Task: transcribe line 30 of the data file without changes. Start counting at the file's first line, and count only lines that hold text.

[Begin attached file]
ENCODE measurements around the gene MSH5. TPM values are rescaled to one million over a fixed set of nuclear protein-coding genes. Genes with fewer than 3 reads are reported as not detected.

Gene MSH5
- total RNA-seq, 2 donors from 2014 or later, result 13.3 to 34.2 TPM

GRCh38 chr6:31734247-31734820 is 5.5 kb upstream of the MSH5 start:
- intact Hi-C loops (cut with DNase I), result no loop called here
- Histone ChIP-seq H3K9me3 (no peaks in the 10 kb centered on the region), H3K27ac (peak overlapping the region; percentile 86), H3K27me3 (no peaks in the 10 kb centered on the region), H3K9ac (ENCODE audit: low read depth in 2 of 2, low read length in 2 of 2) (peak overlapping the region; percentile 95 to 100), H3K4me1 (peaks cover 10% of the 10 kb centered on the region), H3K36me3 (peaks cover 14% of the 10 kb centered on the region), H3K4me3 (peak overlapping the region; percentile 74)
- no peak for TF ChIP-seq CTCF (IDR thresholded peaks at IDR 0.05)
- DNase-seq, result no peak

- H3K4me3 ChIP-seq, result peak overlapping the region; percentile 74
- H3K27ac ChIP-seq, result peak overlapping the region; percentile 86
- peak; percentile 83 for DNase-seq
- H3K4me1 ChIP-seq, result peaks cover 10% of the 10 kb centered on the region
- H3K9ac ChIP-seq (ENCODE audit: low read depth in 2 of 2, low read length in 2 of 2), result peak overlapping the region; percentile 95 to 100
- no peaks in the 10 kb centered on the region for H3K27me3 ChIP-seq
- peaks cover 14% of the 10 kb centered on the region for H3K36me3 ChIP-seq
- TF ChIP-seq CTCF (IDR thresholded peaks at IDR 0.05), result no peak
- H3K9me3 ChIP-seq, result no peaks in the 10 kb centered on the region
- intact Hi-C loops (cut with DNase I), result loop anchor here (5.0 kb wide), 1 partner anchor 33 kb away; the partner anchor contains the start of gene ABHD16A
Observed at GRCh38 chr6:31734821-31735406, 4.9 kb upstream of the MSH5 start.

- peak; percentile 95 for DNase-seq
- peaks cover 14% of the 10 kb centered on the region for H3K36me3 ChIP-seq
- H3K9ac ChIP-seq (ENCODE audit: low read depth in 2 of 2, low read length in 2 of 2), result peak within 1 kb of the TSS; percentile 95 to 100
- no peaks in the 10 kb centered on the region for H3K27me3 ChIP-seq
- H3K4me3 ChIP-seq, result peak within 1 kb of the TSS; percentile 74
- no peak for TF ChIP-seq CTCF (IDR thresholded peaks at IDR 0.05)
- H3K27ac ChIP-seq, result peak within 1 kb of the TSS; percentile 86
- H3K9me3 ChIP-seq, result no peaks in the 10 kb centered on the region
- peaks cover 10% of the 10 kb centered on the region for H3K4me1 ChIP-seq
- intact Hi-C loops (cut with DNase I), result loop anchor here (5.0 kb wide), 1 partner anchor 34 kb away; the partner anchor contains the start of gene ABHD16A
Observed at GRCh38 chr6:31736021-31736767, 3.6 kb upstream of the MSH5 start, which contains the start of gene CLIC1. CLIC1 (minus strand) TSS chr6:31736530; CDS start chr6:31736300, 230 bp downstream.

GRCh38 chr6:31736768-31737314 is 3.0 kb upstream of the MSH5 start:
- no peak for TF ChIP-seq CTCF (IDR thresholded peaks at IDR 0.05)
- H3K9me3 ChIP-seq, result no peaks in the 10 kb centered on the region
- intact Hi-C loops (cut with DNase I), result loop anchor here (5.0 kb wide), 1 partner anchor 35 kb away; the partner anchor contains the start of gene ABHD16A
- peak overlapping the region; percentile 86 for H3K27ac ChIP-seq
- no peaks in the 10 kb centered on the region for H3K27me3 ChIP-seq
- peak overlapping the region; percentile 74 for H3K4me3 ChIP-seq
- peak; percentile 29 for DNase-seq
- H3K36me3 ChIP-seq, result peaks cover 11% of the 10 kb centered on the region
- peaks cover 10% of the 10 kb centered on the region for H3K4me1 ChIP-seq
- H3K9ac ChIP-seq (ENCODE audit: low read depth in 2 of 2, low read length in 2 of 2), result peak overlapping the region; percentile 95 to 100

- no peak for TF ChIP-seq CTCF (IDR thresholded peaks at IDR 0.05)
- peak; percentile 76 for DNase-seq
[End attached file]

Observed at GRCh38 chr6:31736021-31736767, 3.6 kb upstream of the MSH5 start, which contains the start of gene CLIC1. CLIC1 (minus strand) TSS chr6:31736530; CDS start chr6:31736300, 230 bp downstream.